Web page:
Neglecting the leakage, the same current, that is, the drive current, passes from the first voltage supply 211 through the first supply electrode 204 and the second supply electrode 205, through the EL emitter electrodes 207 and 208, The second voltage supply source 206 flows. The drive current is a current from which the EL emitter emits light. Therefore, the current can be measured at any point in this drive current path. In the first voltage supply source 211, the current can be measured outside the EL panel so that the EL subpixel is not complicated. The drive current is referred to herein as I ds and is a current that flows through the drain terminal and the source terminal of the drive transistor.

Data Acquisition Hardware Still referring to FIG. 2, to measure the current in the EL subpixel 15 without relying on any special electronic circuitry on the panel, the present invention includes a current mirror unit 210, correlated double sampling. A measurement circuit 16 comprising a (CDS) unit 220 and optionally an analog / digital converter (ADC) 230 and a status signal generation unit 240 is used.

  The EL subpixel 15 is measured at a current corresponding to a measurement reference gate voltage (FIG. 4A 510) on the gate electrode 203 of the drive transistor 201. In order to generate this voltage, when measuring, the source driver 14 serves as a test voltage source and applies a measurement reference gate voltage to the gate electrode 203. By selecting a metric gate voltage that corresponds to a measurement current that is smaller than the selected threshold current, the measurement can be conveniently kept invisible to the user. The selected threshold current can be selected to be smaller than the current required to emit visible light from the EL emitter, for example, 1.0 nit or less. . Since the measurement current is not known until a measurement is made, the metric gate voltage can be selected by modeling to correspond to an expected current that is a selected headroom percentage below the selected threshold current. it can.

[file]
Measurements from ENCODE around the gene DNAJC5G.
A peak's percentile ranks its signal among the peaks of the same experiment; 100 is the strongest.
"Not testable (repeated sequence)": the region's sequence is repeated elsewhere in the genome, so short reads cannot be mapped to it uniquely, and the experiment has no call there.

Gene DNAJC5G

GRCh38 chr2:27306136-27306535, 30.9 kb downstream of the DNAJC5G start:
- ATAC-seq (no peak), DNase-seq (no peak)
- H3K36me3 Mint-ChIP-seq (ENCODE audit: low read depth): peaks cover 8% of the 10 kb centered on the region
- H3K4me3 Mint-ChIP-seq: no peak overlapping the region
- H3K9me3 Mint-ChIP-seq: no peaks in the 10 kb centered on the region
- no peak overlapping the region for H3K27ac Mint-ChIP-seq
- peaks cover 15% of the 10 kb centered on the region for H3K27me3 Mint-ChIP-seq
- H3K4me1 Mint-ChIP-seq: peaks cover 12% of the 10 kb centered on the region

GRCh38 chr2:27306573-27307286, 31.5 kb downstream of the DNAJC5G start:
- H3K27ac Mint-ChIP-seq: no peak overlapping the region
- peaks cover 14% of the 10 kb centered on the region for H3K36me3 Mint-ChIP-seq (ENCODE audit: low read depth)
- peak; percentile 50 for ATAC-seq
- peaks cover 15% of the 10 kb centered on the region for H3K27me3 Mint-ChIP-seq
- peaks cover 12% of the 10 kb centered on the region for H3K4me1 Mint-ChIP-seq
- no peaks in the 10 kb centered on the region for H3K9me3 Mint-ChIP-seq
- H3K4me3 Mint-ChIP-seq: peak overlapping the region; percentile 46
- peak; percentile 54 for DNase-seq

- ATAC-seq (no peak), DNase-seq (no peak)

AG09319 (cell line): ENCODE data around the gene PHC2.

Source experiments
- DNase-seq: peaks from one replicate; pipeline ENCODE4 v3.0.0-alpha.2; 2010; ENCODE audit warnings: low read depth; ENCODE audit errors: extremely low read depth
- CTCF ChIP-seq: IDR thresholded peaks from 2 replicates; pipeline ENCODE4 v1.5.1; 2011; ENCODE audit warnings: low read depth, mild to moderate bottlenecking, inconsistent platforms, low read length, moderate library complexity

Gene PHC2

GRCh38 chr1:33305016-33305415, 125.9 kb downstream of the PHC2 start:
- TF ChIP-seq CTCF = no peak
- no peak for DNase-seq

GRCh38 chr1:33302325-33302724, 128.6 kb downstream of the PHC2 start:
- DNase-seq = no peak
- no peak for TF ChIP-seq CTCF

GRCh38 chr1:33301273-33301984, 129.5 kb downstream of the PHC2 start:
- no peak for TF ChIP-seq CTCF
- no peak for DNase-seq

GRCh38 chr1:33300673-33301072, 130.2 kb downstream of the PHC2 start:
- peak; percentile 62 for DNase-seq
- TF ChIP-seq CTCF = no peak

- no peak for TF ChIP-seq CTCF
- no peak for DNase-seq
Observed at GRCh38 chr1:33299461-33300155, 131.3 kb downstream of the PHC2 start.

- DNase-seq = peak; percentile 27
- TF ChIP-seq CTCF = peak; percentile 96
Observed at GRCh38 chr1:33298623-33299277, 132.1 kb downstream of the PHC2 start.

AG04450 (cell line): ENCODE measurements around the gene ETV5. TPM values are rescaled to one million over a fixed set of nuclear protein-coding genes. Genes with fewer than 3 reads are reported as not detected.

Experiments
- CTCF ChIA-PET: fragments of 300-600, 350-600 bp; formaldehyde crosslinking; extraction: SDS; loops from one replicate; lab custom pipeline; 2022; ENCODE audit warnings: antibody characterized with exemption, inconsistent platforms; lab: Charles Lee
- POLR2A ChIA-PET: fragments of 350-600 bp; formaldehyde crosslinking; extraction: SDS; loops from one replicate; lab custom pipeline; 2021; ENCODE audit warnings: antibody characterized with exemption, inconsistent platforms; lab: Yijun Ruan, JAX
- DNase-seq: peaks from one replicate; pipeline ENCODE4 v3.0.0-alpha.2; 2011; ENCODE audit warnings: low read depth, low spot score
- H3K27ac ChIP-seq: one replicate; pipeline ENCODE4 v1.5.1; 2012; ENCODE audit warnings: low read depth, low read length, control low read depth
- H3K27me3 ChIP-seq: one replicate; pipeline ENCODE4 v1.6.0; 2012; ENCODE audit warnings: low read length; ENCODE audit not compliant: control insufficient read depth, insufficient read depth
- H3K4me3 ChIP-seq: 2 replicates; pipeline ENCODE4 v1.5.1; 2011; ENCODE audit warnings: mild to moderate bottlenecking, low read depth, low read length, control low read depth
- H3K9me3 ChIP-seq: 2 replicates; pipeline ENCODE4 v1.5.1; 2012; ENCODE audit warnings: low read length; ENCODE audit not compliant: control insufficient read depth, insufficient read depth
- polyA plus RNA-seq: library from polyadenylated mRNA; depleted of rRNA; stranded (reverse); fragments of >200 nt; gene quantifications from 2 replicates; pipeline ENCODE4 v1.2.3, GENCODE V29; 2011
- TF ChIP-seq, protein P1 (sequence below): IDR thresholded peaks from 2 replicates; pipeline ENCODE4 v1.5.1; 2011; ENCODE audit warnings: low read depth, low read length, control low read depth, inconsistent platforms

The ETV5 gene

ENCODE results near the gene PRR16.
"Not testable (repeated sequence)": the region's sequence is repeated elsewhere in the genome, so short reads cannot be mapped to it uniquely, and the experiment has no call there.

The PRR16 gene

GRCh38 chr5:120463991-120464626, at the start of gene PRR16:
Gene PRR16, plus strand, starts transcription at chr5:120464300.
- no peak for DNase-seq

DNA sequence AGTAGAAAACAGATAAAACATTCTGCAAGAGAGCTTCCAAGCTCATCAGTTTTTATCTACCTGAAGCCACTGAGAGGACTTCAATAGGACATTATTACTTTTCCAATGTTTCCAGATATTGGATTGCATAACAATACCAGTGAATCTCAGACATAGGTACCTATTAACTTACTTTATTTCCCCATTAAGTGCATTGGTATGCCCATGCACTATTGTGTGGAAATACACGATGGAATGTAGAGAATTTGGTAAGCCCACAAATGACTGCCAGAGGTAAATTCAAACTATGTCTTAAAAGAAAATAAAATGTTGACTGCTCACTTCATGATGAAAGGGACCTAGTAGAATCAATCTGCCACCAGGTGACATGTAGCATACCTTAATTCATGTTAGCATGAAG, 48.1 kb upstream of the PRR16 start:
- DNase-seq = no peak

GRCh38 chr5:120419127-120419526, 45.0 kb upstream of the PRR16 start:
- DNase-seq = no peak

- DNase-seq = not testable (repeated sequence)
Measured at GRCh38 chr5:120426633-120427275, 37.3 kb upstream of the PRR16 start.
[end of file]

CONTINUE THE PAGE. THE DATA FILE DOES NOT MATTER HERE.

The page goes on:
The current mirror unit 210 is attached to the voltage supply source 211, but can be attached to any location in the drive current path. A first current mirror 212 supplies drive current to the EL subpixel 15 through the switch 200 and generates a mirror current at its output 213. The mirror current can be equal to or a function of the drive current. For example, the mirror current can be a multiple of the drive current to provide additional measurement system gain. The second current mirror 214 and the bias supply source 215 apply a bias current to the first current mirror 212 to lower the impedance of the first current mirror viewed from the panel, and advantageously increase the response speed of the measurement circuit. . This circuit also reduces the change in current through the EL subpixel, which is measured due to the voltage change in the current mirror resulting from the current being drawn into the measurement circuit. This advantageously improves the signal to noise ratio over other current measurement options, such as a simple sense resistor that may change the voltage at the drive transistor terminal in response to current. Finally, a current / voltage (I / V) converter 216 converts the mirror current from the first current mirror into a voltage signal for further processing. The I / V converter 216 can include a transimpedance amplifier or a low pass filter.